Big Tech to Face More Requirements in Europe on Data Sharing, AI

American tech companies will soon need to meet new requirements in the European Union regarding artificial intelligence and sharing data with smaller rivals, as the bloc seeks to assert its “technological sovereignty” from the U.S. and China.

Source: WSJ | Published on February 19, 2020

EU regulators unveiled plans Wednesday aimed at placing more restrictions on machine learning-enabled technologies in fields ranging from public surveillance cameras to cancer scans and self-driving cars.

The legislation, to be drafted by the end of 2020, is also likely to home in on what the EU has learned from antitrust cases against Alphabet Inc.’s Google and ongoing probes into Inc. and Facebook Inc.: how these platforms allegedly use data to quash smaller rivals. These technology giants—which some U.S. politicians such as Democratic presidential candidate Elizabeth Warren want to regulate as public utilities—are in the firing line of the coming EU legislation.

One remedy under consideration is to oblige platforms to share data with smaller rivals, especially when it comes to consumer behavior regarding the products sold by those competitors.

Spokespeople for Amazon, Google and Facebook declined to comment on the proposals.

EDiMA, an industry group representing big platforms including Google, Amazon and Facebook, welcomed the proposals as a “starting point” and said it would engage with the European Commission, the EU’s executive body, to address some of the shared concerns.

Liability rules regarding the content shared on online platforms are also due to be spelled out in the Digital Services Act by the end of the year. EU Commissioner Thierry Breton said Monday that a pledge by Facebook’s CEO Mark Zuckerberg to accept a degree of liability for content posted was insufficient, because he didn’t address the issue of dominant platforms having responsibilities toward smaller players on the platform.

The rules will also come with new restrictions for U.S. and Chinese companies that develop machine-learning-enabled technologies, particularly when they handle sensitive data such as medical records or facial images.

Restrictions are likely to be placed on the use of facial recognition tools for mass surveillance, to limit the number of individuals targeted. Human oversight and disclosure requirements on which data sets are used by AI will be put on all companies operating in the EU.

The European Commission said Europe was behind the U.S. and China in terms of consumer-oriented applications and platforms. However, it hopes to attract public and private investments of €20 billion ($21.6 billion) a year in a bid to keep up in the industrial and public sectors with the use of big data and AI.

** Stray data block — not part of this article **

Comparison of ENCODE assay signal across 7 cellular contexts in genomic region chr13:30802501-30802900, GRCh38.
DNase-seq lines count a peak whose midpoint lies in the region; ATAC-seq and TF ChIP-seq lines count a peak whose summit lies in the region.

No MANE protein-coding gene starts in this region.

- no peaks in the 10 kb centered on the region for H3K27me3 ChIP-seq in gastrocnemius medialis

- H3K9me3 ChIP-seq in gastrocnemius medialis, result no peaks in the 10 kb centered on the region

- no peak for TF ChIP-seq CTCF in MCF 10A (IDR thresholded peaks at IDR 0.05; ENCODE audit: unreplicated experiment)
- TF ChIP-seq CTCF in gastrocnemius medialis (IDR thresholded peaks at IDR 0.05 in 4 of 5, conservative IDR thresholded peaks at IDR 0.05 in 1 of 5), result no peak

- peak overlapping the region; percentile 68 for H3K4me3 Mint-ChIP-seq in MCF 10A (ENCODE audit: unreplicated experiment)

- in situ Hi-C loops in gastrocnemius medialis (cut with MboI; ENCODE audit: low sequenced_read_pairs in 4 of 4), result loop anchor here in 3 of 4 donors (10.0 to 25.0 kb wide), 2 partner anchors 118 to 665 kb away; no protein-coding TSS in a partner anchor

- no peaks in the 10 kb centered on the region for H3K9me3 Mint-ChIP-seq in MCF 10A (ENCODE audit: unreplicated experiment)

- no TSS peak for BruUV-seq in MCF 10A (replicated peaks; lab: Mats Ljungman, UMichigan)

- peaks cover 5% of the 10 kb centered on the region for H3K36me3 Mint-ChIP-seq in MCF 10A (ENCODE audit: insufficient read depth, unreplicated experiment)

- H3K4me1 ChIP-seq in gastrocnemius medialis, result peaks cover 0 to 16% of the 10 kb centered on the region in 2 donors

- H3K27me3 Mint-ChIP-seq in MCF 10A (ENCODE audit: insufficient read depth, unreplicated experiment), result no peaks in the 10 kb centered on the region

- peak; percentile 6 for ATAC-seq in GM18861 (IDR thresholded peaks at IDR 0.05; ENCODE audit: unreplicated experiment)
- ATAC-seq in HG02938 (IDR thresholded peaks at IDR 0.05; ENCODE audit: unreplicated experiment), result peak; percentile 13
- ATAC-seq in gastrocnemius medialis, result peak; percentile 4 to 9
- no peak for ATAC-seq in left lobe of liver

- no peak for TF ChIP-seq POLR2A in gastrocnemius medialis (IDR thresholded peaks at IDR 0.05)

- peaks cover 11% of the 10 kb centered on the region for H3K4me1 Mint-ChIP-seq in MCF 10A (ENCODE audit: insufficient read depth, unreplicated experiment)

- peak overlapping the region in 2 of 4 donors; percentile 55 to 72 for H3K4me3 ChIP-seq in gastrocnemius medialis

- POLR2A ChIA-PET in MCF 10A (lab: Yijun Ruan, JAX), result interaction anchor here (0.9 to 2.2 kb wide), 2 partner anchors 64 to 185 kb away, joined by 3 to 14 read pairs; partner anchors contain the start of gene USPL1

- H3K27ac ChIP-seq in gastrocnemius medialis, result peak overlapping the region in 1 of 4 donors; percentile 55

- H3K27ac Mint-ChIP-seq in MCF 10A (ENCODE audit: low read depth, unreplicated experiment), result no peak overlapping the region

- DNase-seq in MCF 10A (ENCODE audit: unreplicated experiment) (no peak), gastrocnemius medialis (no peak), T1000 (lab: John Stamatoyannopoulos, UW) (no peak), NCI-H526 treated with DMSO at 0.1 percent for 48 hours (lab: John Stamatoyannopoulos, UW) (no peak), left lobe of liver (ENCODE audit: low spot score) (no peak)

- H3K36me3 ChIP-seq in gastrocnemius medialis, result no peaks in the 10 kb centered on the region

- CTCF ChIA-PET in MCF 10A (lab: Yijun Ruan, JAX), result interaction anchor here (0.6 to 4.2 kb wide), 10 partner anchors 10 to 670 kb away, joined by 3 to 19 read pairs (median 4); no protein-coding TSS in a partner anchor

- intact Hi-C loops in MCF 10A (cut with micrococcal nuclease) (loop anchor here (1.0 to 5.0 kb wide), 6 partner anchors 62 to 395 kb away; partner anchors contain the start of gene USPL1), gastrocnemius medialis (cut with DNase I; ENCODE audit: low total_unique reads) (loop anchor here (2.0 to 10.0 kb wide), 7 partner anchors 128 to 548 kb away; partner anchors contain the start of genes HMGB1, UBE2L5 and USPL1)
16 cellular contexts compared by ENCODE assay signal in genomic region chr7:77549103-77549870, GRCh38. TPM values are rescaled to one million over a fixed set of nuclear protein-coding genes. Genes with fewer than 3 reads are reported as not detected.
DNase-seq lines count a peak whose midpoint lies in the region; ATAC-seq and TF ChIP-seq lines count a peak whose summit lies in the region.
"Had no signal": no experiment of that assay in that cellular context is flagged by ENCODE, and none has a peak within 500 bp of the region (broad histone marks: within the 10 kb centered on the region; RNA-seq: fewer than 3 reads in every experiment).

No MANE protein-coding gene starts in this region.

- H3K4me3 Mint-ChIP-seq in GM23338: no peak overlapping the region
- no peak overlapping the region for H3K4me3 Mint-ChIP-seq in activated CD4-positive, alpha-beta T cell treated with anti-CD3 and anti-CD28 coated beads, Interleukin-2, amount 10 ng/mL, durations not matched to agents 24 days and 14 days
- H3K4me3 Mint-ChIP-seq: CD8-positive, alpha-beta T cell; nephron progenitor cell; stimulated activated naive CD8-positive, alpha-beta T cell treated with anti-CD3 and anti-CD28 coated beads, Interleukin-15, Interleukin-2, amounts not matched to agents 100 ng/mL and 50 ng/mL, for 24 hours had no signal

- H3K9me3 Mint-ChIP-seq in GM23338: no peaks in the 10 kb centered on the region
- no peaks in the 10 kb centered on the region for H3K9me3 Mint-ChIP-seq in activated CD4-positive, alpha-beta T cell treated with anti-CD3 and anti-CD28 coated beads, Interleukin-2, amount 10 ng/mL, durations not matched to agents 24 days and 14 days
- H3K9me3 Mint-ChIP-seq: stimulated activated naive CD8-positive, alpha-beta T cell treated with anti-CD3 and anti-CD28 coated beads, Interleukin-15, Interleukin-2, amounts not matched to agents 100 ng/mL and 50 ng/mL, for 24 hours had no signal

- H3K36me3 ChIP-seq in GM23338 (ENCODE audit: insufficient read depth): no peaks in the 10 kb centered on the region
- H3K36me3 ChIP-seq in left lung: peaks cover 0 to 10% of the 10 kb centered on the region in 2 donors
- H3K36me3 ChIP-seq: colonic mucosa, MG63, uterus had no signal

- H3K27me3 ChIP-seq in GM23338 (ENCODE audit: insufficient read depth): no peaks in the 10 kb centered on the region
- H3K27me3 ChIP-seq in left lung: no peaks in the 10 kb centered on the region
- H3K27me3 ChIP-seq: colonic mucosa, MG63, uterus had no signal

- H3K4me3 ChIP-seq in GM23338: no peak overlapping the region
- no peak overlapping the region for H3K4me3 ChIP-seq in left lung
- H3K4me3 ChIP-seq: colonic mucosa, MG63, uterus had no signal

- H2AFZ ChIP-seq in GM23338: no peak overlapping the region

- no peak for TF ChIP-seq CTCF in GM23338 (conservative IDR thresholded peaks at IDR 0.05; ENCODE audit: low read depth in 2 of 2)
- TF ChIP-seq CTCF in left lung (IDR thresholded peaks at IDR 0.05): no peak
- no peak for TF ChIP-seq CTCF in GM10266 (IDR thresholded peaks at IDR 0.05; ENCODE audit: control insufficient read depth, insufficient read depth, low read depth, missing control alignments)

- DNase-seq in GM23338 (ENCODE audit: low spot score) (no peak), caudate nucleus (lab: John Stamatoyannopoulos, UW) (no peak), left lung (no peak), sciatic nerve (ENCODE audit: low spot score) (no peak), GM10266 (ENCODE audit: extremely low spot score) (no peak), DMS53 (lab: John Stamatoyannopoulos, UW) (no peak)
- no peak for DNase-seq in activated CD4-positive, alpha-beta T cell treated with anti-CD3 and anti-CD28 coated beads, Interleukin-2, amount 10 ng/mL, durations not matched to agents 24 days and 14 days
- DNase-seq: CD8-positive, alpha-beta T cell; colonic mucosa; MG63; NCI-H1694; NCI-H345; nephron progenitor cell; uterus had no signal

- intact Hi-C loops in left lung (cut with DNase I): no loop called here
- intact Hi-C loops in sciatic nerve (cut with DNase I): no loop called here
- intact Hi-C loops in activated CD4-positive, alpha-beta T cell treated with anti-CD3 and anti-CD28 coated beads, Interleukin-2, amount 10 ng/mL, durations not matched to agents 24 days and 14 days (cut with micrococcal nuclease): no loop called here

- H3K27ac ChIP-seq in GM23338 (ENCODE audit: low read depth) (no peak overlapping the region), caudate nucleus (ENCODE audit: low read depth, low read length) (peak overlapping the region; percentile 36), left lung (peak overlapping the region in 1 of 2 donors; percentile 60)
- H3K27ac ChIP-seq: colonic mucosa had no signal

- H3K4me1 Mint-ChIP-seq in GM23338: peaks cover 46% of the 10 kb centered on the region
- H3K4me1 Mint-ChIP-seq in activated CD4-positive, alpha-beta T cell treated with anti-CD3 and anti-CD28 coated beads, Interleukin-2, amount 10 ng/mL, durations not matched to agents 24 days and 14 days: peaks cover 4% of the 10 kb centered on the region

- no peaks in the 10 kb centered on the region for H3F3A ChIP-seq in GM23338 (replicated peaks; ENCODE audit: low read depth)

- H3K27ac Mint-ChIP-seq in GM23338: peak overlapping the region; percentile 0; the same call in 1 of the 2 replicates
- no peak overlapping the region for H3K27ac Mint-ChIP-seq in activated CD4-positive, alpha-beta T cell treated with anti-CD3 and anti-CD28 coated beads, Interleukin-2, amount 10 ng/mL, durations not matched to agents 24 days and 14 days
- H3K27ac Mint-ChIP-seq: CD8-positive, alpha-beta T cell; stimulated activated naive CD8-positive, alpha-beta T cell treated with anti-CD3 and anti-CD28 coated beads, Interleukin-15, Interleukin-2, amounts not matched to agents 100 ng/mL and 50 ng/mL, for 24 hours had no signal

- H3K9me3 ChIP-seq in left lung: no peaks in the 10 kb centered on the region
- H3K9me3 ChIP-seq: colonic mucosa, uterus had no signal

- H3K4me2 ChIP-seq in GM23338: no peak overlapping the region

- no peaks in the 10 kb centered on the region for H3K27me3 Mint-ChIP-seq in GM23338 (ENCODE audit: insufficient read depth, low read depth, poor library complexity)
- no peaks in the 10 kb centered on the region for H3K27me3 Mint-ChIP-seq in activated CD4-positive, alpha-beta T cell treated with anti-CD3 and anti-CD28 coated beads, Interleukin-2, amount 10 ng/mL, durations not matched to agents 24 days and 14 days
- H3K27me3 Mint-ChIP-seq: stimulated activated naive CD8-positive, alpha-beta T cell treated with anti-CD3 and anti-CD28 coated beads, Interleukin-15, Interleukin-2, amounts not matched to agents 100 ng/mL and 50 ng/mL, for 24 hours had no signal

“We recognize we missed the first battle, the battle of personal data,” Mr. Breton said. “Europe has everything it takes to lead the ‘big data’ race, and preserve its technological sovereignty.”

If a technology tested in Europe proves to be too opaque or fails to comply with the rules in place, regulators may order the company to reboot the AI and make it learn from scratch based on different data before rollout.

In December, EU Commission Vice-President Margrethe Vestager was promoted to a dual role of enforcing competition law and shaping new rules for the tech sector. After fining Google over $9 billion for anticompetitive behavior over the past three years, Ms. Vestager admitted that fines weren’t working and a broader regulatory approach was needed to change the behavior of big tech.

“We have the fines to punish past behavior, we have the ‘cease and desist’ to stop what you are doing,” she said, adding that the commission was considering several remedies to restore competition.

One measure under consideration is for platforms found guilty of anticompetitive behavior to be ordered to share data with smaller players, so that the marketplace rebounces after anticompetitive behavior, she said.

Another option being considered is ensuring that companies have access to analytics about the online behavior of their customers—data that is held but not always shared by platforms who host their business.

Ms. Vestager said she had been approached by representatives of the financial sector who complained that they have data-sharing obligations that big platforms didn’t. Discussions about establishing reciprocity in data-sharing obligations between platforms and the financial sector were at a very early stage, she said.

“She has learned that data is the fundamental issue and that what she’s done so far has not worked,” said Thomas Vinje, a partner at law firm Clifford Chance. Regulating how platforms use data “is the natural thing to do, but how this will be done still needs to be defined.”